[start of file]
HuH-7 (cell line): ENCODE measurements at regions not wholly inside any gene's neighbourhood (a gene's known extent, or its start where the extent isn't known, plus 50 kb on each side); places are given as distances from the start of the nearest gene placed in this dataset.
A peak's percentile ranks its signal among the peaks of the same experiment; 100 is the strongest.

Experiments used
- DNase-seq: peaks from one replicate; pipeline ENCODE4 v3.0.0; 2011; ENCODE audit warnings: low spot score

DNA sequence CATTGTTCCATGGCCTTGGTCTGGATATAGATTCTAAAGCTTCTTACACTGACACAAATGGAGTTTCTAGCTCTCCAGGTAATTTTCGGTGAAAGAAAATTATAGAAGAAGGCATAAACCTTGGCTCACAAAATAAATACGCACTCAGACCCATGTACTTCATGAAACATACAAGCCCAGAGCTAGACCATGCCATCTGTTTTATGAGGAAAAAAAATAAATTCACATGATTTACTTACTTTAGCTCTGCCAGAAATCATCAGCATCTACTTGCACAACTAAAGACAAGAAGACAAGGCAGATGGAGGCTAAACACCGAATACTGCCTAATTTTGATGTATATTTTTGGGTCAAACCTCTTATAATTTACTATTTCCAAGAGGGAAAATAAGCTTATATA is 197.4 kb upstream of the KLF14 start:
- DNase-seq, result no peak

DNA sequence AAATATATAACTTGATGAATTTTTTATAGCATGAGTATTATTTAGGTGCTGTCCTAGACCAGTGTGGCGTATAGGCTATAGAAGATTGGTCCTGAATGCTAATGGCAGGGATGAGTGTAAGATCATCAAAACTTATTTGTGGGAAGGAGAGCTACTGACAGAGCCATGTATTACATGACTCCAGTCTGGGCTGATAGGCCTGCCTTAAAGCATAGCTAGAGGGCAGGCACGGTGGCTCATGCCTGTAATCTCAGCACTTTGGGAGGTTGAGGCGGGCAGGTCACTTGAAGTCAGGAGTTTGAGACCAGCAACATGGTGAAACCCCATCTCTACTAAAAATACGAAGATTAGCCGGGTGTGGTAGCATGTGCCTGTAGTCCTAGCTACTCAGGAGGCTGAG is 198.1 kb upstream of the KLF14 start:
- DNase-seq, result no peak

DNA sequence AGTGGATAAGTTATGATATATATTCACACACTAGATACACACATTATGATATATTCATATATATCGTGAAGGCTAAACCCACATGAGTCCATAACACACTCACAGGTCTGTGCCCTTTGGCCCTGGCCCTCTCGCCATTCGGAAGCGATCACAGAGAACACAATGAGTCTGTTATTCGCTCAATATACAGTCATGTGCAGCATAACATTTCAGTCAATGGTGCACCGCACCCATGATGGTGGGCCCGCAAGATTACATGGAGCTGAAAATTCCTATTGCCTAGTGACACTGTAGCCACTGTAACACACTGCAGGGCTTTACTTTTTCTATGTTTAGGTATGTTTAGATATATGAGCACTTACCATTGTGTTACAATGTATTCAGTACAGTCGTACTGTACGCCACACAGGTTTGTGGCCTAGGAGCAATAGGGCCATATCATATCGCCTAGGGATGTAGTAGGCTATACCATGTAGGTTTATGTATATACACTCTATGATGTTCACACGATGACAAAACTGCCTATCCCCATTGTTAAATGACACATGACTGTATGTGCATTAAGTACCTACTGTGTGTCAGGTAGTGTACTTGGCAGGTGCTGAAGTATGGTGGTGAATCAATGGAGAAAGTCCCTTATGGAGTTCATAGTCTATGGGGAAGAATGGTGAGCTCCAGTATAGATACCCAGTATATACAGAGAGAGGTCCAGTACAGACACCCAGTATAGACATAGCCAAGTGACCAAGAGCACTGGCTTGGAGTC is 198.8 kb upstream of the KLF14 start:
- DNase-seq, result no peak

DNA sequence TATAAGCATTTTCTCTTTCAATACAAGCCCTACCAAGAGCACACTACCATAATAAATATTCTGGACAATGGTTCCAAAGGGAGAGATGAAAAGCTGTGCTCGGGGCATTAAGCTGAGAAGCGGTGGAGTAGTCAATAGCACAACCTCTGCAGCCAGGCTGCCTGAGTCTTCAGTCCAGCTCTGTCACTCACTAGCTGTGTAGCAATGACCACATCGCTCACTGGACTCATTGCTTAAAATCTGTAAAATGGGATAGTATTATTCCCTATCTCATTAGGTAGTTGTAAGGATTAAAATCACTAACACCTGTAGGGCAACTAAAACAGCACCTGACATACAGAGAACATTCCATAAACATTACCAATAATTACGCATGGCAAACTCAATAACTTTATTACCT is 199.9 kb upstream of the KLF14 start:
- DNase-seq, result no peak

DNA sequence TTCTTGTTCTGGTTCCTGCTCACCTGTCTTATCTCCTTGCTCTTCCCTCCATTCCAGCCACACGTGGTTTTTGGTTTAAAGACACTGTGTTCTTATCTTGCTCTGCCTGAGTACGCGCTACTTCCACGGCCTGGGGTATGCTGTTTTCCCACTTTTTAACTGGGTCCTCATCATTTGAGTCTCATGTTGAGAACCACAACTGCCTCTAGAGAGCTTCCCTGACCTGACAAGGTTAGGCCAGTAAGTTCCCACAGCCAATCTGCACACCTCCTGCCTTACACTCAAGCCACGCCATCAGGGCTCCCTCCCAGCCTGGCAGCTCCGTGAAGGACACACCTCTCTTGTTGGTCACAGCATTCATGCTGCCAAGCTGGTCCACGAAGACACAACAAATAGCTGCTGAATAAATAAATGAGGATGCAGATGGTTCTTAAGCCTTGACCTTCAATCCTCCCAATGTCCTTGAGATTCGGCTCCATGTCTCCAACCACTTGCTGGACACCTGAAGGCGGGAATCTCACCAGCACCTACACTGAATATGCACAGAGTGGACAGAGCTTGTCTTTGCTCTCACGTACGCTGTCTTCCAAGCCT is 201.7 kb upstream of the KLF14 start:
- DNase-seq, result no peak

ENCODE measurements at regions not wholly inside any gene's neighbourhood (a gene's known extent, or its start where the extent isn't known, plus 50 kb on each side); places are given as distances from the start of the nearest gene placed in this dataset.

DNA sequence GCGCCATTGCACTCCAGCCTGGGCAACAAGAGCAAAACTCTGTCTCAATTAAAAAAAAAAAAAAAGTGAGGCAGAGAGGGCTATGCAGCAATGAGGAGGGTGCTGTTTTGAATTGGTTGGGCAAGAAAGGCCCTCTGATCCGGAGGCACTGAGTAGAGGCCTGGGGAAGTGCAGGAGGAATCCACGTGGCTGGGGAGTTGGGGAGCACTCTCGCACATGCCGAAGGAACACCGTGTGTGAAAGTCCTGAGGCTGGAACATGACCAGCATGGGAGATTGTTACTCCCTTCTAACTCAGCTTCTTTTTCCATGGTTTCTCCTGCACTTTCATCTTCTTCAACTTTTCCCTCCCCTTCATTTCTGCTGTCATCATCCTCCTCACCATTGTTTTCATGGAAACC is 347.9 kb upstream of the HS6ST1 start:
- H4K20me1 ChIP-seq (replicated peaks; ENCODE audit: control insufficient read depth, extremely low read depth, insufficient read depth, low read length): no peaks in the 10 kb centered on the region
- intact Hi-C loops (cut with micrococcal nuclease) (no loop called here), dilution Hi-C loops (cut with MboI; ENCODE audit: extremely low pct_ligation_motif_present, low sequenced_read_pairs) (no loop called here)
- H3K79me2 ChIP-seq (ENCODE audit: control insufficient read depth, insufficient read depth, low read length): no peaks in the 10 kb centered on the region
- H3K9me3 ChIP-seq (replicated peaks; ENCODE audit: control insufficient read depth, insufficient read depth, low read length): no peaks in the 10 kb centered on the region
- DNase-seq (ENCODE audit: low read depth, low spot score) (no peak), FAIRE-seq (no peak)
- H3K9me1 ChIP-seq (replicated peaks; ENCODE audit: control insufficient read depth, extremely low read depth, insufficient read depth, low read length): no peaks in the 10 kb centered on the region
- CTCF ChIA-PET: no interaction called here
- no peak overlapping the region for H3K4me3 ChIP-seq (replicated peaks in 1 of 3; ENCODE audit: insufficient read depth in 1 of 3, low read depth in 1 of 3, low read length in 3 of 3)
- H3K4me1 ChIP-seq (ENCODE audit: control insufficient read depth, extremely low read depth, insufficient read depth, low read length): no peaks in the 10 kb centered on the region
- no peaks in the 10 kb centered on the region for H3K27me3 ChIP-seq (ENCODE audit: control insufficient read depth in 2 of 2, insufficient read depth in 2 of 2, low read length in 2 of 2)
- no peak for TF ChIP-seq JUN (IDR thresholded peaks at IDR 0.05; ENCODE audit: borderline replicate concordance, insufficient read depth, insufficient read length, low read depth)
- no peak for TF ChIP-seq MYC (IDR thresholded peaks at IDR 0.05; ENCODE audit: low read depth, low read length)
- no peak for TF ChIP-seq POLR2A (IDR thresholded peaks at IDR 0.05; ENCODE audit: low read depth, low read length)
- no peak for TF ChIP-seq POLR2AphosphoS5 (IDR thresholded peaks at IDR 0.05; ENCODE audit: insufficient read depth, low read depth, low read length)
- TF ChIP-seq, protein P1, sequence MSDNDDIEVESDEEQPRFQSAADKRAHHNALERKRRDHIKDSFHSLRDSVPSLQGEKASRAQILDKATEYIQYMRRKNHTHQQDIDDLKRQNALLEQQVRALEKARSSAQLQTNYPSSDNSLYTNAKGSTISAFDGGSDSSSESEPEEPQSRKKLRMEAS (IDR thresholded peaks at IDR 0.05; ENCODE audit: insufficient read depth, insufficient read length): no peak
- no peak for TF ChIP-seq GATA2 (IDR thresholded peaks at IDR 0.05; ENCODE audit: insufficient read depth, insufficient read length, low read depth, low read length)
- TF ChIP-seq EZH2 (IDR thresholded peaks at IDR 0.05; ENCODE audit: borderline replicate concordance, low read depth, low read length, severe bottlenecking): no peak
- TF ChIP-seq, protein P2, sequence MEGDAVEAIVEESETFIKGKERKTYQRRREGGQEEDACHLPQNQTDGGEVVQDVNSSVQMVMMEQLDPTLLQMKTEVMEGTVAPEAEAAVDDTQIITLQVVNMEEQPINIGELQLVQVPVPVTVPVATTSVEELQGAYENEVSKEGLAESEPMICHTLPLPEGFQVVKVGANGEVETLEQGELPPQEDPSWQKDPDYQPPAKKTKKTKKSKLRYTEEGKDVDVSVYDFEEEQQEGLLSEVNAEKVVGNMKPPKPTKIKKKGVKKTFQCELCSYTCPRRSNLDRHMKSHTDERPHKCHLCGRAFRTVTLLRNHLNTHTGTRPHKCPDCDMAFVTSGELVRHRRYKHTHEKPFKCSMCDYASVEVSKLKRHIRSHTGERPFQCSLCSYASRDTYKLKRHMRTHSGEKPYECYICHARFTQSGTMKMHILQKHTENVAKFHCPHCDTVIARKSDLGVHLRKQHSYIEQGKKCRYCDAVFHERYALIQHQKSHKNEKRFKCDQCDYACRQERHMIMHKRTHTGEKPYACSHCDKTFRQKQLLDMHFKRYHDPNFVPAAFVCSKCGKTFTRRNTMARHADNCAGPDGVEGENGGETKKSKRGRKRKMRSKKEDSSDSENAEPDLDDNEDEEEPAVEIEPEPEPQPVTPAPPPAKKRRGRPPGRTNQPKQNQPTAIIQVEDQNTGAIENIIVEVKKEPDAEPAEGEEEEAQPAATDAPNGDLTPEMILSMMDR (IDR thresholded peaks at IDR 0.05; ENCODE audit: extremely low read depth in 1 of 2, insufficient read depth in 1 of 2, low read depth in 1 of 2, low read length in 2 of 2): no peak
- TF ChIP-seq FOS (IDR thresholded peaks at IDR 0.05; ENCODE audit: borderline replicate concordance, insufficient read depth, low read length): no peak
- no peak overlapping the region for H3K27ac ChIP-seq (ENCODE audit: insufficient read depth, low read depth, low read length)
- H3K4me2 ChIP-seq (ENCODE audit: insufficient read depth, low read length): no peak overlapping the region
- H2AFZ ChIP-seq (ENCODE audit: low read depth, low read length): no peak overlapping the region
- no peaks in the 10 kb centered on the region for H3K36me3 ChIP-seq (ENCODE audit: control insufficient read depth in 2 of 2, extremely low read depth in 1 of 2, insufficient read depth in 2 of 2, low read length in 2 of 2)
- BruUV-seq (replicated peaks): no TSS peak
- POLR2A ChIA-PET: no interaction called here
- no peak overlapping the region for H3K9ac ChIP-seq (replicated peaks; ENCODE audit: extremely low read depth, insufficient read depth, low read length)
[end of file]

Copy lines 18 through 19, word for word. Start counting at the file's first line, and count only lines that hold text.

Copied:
- intact Hi-C loops (cut with micrococcal nuclease) (no loop called here), dilution Hi-C loops (cut with MboI; ENCODE audit: extremely low pct_ligation_motif_present, low sequenced_read_pairs) (no loop called here)
- H3K79me2 ChIP-seq (ENCODE audit: control insufficient read depth, insufficient read depth, low read length): no peaks in the 10 kb centered on the region